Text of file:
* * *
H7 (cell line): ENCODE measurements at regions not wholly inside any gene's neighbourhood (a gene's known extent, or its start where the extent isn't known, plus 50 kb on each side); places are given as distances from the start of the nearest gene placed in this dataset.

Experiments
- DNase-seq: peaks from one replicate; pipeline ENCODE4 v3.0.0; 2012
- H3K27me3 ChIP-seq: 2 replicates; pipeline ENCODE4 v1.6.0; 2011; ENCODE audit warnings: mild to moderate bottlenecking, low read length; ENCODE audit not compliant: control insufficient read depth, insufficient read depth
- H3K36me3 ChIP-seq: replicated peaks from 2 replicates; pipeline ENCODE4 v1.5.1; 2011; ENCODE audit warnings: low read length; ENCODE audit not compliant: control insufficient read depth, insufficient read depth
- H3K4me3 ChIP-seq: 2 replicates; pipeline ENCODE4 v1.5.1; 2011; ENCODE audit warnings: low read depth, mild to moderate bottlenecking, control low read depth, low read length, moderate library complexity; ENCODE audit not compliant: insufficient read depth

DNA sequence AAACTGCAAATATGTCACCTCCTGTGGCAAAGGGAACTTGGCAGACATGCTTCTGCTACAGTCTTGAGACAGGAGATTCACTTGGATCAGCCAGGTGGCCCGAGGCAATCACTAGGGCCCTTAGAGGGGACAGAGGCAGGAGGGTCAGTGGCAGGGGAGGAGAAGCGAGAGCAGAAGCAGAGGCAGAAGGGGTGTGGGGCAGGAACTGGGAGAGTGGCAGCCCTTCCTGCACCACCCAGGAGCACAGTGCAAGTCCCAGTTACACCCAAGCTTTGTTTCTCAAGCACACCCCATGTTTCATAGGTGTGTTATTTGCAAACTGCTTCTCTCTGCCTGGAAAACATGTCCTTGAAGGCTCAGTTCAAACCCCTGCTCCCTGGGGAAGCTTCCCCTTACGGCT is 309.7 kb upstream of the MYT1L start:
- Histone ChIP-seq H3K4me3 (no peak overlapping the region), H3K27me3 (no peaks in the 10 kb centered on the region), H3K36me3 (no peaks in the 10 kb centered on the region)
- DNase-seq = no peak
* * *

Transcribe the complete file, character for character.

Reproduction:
H7 (cell line): ENCODE measurements at regions not wholly inside any gene's neighbourhood (a gene's known extent, or its start where the extent isn't known, plus 50 kb on each side); places are given as distances from the start of the nearest gene placed in this dataset.

Experiments
- DNase-seq: peaks from one replicate; pipeline ENCODE4 v3.0.0; 2012
- H3K27me3 ChIP-seq: 2 replicates; pipeline ENCODE4 v1.6.0; 2011; ENCODE audit warnings: mild to moderate bottlenecking, low read length; ENCODE audit not compliant: control insufficient read depth, insufficient read depth
- H3K36me3 ChIP-seq: replicated peaks from 2 replicates; pipeline ENCODE4 v1.5.1; 2011; ENCODE audit warnings: low read length; ENCODE audit not compliant: control insufficient read depth, insufficient read depth
- H3K4me3 ChIP-seq: 2 replicates; pipeline ENCODE4 v1.5.1; 2011; ENCODE audit warnings: low read depth, mild to moderate bottlenecking, control low read depth, low read length, moderate library complexity; ENCODE audit not compliant: insufficient read depth

DNA sequence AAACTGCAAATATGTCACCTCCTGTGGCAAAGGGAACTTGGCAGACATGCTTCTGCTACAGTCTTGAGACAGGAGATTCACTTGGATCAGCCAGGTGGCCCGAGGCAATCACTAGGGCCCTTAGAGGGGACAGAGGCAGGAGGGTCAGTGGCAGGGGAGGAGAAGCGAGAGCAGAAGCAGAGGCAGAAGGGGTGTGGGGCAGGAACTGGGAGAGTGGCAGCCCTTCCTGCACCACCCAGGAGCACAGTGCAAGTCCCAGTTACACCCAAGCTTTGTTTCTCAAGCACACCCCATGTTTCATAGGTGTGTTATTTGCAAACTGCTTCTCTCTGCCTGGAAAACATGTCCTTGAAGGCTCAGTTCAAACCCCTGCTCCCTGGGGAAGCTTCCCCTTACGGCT is 309.7 kb upstream of the MYT1L start:
- Histone ChIP-seq H3K4me3 (no peak overlapping the region), H3K27me3 (no peaks in the 10 kb centered on the region), H3K36me3 (no peaks in the 10 kb centered on the region)
- DNase-seq = no peak